Sorbet for Breakfast
Sorry for the delayed post this morning; I was held up in traffic -- of the kitchen variety. While working on my first cup of coffee, I turned on the ice cream maker for a morning batch of blueberry sorbet.
What is sorbet, anyway? Unlike ice cream, which is made of any combination of milk, cream or eggs, sorbet is dairy and egg-free, for the most part. Some sorbet recipes, such as those in "The Ultimate Ice Cream Book" by Bruce Weinstein, include small amounts of milk and/or egg whites, which technically would make it a sherbet. (Remember eating sherbet as a kid? It was heaven after I had my tonsils removed at the age of six.)
The recipe below is another goodie from my guru, Mr. Ice Cream.
A few notes from along the sorbet way: Don't try to do this recipe in one night. Unlike with ice cream, sorbet making requires a simple syrup (equal parts water and sugar) that takes little time to cook but needs a few hours to completely cool.
The cooked berries also need at least an hour to completely cool before proceeding. If you're organized, you can do the syrup and the berries in one night, followed by the flavor additions and churning the next day.
From Mr. Ice Cream:
Even though it seems from my recipes that I'm a complete booze hound, adding crème de cassis (a black currant-flavored liqueur. Remember the Kir Royale?) to the mix serves two important purposes: It intensifies the flavor of the fruit, and the extra alcohol gives the finished product a creamier texture.
He's right. The cassis is a lovely addition, giving the sorbet a sublime mouth feel. I don't know if I ever had sorbet this creamy. Outrageous! Its fuchsia color alone is reason enough to make a batch - drop-dead gorgeous. DO try this at home before blueberries disappear at local markets.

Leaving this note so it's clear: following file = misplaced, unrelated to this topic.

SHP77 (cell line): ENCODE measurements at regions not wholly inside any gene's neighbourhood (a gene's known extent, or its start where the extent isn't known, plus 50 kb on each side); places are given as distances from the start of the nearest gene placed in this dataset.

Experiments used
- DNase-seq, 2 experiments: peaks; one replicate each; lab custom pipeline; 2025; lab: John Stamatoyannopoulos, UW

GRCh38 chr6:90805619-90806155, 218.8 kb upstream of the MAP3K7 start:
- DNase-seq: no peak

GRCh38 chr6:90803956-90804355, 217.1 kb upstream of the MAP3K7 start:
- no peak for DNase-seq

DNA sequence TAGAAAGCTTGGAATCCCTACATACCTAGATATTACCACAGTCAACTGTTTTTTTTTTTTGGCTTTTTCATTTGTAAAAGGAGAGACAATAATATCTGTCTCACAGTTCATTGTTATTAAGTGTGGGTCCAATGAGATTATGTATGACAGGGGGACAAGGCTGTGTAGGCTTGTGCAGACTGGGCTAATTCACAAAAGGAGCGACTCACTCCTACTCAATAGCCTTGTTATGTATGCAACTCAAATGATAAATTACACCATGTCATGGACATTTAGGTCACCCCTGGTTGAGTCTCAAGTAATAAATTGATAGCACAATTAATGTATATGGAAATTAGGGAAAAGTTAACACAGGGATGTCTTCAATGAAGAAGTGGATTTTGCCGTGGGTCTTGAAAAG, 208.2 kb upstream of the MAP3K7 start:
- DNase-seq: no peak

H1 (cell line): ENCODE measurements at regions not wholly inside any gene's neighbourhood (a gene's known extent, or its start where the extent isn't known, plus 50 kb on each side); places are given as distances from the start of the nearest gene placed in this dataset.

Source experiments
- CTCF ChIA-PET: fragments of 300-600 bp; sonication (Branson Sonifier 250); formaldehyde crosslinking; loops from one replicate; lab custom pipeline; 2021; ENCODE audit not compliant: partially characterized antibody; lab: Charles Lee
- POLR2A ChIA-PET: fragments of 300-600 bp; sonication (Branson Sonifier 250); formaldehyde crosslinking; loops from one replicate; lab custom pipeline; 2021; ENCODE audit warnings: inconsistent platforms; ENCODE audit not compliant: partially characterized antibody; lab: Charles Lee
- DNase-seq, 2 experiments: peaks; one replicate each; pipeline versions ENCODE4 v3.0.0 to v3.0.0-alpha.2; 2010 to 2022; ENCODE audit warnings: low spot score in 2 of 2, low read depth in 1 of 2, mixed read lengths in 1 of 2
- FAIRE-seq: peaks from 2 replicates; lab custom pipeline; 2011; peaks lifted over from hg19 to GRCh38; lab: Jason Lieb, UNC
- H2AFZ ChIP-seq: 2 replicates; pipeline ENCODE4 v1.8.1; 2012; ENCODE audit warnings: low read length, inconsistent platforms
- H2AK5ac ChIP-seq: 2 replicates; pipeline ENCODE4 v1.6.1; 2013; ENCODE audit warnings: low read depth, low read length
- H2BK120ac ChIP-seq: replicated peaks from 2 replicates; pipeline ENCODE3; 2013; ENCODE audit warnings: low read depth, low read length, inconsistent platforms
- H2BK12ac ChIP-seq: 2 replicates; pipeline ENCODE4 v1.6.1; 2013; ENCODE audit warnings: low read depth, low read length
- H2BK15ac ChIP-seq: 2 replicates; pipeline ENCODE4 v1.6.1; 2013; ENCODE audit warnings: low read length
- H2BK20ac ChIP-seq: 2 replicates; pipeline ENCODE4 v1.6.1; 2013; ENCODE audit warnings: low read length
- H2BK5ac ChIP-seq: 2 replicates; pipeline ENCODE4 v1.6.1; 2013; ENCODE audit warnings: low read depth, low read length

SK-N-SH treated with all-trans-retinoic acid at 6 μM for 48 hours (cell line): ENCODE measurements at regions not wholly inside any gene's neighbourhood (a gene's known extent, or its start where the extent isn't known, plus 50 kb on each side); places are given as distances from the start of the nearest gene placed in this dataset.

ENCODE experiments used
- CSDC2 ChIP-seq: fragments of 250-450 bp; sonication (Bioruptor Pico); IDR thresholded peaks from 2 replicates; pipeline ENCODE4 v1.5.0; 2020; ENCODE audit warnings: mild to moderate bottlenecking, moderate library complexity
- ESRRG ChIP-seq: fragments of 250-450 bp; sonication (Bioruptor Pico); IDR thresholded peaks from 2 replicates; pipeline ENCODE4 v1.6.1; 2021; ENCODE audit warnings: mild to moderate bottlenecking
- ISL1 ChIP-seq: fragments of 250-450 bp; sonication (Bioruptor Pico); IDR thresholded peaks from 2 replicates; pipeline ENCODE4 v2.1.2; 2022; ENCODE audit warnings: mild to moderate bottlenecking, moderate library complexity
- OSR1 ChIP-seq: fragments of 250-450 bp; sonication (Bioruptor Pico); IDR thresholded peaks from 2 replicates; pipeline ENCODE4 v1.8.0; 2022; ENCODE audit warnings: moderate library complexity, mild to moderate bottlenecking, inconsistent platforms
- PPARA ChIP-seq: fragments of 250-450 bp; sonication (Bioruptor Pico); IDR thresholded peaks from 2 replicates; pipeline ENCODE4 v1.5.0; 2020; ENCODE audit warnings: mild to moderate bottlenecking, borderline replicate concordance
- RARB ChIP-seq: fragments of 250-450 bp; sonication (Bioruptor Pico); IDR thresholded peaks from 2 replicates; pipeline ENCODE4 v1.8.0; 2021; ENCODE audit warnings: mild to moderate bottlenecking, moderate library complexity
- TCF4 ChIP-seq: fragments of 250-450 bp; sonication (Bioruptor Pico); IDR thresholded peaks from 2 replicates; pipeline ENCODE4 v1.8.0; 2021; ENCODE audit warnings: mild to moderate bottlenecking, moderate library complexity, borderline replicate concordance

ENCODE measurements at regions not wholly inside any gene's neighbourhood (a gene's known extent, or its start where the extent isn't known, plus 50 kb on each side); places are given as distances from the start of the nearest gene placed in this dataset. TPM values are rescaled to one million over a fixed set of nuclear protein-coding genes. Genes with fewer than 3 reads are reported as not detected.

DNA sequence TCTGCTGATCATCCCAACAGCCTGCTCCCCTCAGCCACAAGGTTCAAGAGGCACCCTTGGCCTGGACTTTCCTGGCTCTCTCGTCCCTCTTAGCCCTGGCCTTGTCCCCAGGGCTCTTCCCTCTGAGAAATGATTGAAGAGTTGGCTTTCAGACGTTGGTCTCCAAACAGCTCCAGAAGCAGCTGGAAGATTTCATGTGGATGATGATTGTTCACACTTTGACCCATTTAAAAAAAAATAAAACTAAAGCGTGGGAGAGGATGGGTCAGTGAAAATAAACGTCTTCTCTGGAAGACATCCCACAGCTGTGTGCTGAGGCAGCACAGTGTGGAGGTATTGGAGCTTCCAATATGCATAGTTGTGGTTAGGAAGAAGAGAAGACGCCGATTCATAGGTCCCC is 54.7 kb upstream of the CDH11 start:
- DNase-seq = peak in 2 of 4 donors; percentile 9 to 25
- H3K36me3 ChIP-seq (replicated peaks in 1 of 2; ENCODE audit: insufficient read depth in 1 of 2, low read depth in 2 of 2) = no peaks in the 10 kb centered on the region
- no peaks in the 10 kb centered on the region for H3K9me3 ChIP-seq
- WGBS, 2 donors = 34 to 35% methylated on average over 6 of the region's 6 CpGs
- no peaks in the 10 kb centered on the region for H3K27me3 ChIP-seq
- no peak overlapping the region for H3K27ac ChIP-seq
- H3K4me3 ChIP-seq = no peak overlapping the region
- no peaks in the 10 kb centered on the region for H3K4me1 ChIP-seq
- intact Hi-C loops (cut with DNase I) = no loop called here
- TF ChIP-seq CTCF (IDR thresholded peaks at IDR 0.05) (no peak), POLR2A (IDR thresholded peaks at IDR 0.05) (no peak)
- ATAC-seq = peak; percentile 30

Got a favorite sorbet (or sherbet) recipe? Share in the comments area below.
Bill Addison's Blueberry Sorbet
1/2 cup sugar
1/2 cup water
2 pints blueberries (4 cups)
1 tablespoon crème de cassis
1 tablespoon lemon juice
1 tablespoon lime juice
1 tablespoon finely chopped crystallized ginger
1/8 teaspoon salt
Combine the sugar and water in a saucepan and bring to a boil. Stirring occasionally, simmer over medium heat until the sugar is
completely dissolved. Cool completely, then refrigerate for at least two hours (this mixture, known as simple syrup, will keep
Place the blueberries in a saucepan with 1/4 cup of the simple syrup. Over medium heat, bring the blueberries to a boil, then bring the heat to low and simmer for 10-15 minutes, until the berries have all popped and released their juices. Remove from heat and cool completely.
Puree the berry mixture in a blender or food processor until smooth. Stain through a fine mesh sieve. You should have about 2 1/2 to 3 cups of puree.
Add the crème de cassis, lemon juice, lime juice salt and all but 1 tablespoon of the remaining syrup. Mix and taste for seasoning to
ensure the balance of the sweet and tart is to your liking. Add the remaining simple syrup or more lemon juice if needed, keeping in mind that the ginger will add extra sweetness. When the mixture is seasoned to your taste, stir in the chopped crystallized ginger.
Freeze in an ice cream maker according to manufacturer's directions. Makes about 1 quart.
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